Letter: Daring to Dream

This is the third in a series of letters I will be exchanging with one of my colleagues on a variety of issues. The full text of her letter also appears on her blog.

Dear Matt,

It takes many fingers to make a hand. It takes a village to raise a child. It takes all kinds. Whatever cliche you prefer, the sentiment remains: certain kinds of success require teams of people—with diverse and even divergent strengths, weaknesses and talents. You asked me for my dream school, and my mind went first to the kind of society I envision.

It’s funny, I’ve mentioned before that I was once an activist, donating all my time and passion in the struggle to create a world I thought would benefit all people. I had no difficulty imagining that place while confronting the ugly reality. But lately, lofty visions have been much harder for me to reach out for—stuck, instead, in the ever-expanding and ever more urgent to-do list. The time clock. The due date. The “have-tos”. And this week has been particularly trying with the “community” in my classroom unraveling and coming under attack. So, when you asked me about my dream school, I kind of balked.

But then a colleague approached me yesterday, saying she was looking forward to my reply and she reminded me of something you often say: it all comes down to the kids. So, here is my dream:

When you walk into my school, the first thing you’ll notice is a very open layout; opaque walls give you a glimpse into the action in the non-graded classrooms, where children are divided by age groups which would resemble our K-1, 2-3, and 4-5. However, if a student’s own development shows they would perform better with older or younger peers, there would be opportunity for that.

Every child shares two teachers with 19 other children; each works on portfolios and projects that show signs of them learning in several key areas: critical thinking, exploration, and creation. Whether it be their daily art, gym, science, math, history, or literacy lessons, those three areas are what guide the lessons, the projects, etc. The assessments that happen are through collaborative discussions between the child’s teachers whose job it is to find ways that challenge their development in the three areas. The “deadlines” are cyclical and spiral in complexity, increasing to meet the child’s strengths and needs, eventually leading to greater independence and responsibility. “Computers” isn’t a class, but a skill woven in to the different areas, the same way writing or reading are needed in all areas.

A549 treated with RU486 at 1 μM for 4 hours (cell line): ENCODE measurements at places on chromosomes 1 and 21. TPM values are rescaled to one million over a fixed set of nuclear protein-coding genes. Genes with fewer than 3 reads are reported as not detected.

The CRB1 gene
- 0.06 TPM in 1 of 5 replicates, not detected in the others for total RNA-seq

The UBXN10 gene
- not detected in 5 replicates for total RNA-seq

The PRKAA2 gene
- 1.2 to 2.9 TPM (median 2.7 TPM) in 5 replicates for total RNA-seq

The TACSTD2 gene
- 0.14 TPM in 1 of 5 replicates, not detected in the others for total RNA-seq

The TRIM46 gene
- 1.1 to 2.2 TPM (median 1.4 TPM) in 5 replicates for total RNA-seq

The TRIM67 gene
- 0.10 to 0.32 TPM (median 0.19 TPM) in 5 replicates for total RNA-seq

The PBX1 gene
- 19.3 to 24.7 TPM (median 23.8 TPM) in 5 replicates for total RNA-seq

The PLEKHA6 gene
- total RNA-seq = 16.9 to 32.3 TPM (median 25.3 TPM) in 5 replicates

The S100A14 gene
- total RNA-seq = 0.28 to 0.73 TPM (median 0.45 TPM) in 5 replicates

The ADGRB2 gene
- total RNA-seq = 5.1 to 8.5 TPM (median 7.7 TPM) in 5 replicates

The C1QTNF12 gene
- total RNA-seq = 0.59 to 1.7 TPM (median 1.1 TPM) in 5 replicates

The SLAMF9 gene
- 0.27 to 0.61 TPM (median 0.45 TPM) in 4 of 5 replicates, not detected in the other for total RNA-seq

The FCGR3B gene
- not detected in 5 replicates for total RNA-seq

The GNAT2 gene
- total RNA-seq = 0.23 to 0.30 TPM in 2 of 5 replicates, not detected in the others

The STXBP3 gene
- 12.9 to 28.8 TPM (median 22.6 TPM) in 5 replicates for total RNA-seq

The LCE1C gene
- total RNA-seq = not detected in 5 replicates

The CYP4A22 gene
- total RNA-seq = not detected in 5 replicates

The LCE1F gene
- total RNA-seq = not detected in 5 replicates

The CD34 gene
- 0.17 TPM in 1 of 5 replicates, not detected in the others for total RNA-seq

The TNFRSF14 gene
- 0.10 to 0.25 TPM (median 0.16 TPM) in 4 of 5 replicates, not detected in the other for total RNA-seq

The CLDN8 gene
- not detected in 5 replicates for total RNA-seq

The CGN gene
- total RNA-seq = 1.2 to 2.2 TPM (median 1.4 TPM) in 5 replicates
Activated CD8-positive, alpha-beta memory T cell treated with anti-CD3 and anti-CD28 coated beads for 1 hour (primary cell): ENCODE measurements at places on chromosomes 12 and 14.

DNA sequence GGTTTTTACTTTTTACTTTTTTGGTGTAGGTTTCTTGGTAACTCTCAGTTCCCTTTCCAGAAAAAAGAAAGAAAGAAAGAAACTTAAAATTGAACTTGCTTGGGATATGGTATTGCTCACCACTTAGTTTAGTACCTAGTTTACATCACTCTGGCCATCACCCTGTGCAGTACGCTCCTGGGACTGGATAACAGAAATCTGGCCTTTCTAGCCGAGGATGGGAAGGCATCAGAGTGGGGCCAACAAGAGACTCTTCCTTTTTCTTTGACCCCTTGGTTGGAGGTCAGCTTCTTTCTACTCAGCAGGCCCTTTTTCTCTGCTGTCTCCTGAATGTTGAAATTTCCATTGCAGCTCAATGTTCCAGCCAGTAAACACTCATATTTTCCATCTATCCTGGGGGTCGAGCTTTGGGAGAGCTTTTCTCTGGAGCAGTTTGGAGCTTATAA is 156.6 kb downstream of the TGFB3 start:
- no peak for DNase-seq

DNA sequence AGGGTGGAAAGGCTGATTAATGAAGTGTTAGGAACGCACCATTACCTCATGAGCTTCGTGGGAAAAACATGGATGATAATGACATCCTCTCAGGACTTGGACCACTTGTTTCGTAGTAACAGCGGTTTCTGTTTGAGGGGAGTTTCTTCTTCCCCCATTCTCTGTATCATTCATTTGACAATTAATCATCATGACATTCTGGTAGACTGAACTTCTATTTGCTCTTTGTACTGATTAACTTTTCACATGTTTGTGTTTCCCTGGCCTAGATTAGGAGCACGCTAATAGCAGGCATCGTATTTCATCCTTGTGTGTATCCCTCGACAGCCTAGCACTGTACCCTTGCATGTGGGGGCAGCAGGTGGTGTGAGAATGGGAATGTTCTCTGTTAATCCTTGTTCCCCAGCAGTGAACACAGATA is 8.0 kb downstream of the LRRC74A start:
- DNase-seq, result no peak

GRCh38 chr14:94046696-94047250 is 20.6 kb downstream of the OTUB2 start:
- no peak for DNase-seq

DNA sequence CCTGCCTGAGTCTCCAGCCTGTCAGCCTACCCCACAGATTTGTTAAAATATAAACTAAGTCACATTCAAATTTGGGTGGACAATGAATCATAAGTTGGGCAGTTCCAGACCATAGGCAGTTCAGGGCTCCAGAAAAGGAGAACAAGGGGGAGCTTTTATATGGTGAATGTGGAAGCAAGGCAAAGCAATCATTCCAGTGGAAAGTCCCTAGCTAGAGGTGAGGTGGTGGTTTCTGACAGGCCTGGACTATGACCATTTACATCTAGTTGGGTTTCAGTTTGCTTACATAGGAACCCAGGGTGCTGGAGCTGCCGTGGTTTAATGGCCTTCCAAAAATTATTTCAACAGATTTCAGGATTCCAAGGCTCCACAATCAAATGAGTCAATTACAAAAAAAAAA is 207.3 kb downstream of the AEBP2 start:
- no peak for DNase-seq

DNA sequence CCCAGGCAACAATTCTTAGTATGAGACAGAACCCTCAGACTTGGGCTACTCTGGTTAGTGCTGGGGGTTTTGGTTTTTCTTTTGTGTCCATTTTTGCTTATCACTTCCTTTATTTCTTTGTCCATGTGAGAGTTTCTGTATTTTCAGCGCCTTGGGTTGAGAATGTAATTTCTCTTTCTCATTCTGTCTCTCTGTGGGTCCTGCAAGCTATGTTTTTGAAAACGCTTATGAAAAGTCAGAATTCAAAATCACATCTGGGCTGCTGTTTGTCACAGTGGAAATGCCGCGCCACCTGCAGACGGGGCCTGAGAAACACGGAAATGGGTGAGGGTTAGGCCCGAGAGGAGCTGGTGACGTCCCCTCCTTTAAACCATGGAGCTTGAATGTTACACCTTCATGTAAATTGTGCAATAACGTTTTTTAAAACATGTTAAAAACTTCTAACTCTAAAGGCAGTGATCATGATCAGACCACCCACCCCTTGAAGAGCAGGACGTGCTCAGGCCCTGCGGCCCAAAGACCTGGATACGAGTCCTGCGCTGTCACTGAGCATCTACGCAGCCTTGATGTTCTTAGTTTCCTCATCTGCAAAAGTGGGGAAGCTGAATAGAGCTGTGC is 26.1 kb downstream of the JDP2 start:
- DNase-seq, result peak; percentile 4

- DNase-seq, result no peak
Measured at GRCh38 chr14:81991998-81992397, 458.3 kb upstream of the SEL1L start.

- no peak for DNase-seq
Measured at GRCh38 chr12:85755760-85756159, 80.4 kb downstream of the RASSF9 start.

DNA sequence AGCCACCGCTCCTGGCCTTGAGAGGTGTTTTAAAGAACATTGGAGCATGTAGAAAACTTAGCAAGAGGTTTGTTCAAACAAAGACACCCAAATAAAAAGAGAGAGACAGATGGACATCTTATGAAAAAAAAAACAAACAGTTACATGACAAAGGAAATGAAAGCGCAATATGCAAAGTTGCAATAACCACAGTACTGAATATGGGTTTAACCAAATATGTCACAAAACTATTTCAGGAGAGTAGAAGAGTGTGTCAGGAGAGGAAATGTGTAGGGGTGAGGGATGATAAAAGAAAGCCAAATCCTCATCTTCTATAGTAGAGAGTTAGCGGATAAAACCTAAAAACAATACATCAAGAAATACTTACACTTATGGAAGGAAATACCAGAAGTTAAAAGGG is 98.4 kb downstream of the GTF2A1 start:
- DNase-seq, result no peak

What is in the curriculum? I wouldn’t change it too much from what we are familiar with except that the school is built with the understanding that each child develops unevenly and differently in each area, at their own pace, and this is respected. Being able to successfully work in teams and collaborate is a goal that isn’t suddenly take away from them at test time. Instead, being able to know they can grab pattern blocks, bilingual dictionary or translator, or a thesaurus is part of assessing their growing skills.

Every day, children are taught in two languages, but are taught how to interpret and communicate with others they don’t share a common language, through role playing, games, technology, drawing, etc., because the pursuit of communication, friendship, and sharing should not be based simply on commonalities. As part of this, the older children are buddied up with younger children to help them. Students with learning disabilities are not separated from the others because their teachers are supported to meet their needs right in the classroom, and within the curriculum.

The school day starts at 8 with a shared breakfast in class, which gives the teachers time to socialize and discuss the children’s lives with them. This has the added bonus of teaching the kids empathy and respect, while helping the teacher learn of any home issues that may impede learning. All children get art, music, gym and recess, which are each with a different teacher. This way, teachers have more than one period a day for planning and reflection. Because projects evolve and grow out of each other, they aren’t scrambling to jump into new, disconnected units.

Children go on monthly field trips that are paid for by corporations. Billionaire “reformers” like Bill Gates have realized they would do more good for education by silencing their misguided mouths and opening their wallets so all children get winter coats, food, laptops, field trips and the like. (A girl can dream, right?)

Children will learn in an environment that doesn’t just respect them as children, and does away with arbitrary deadlines for the mastery of isolated skills. It will teach them that they matter as individuals because they are integral to the success of the group, so they don’t just value themselves, they value the group. They are motivated by their intrinsic and supported curiosity, and the sense of community created; through problem solving, critical thinking, physical activity, play time, exploration and genuine creation. This, to me, is the kind of school that has as its aim the betterment of society through the investment in children.

This dream comes out of my own experiences as a student, teacher, and mother, as well as conversations I have had lately about schools in Finland, and other random things. What bothers me about this dream is that it’s possible.

This just barely touches at the dream school I envision, but I haven’t slept for more than two hours in four days (my daughter is apparently like me; when she has her sights set on something like crawling and standing, she sleeps restlessly at night), so what I’d like to do is close my eyes now and do some real dreaming.


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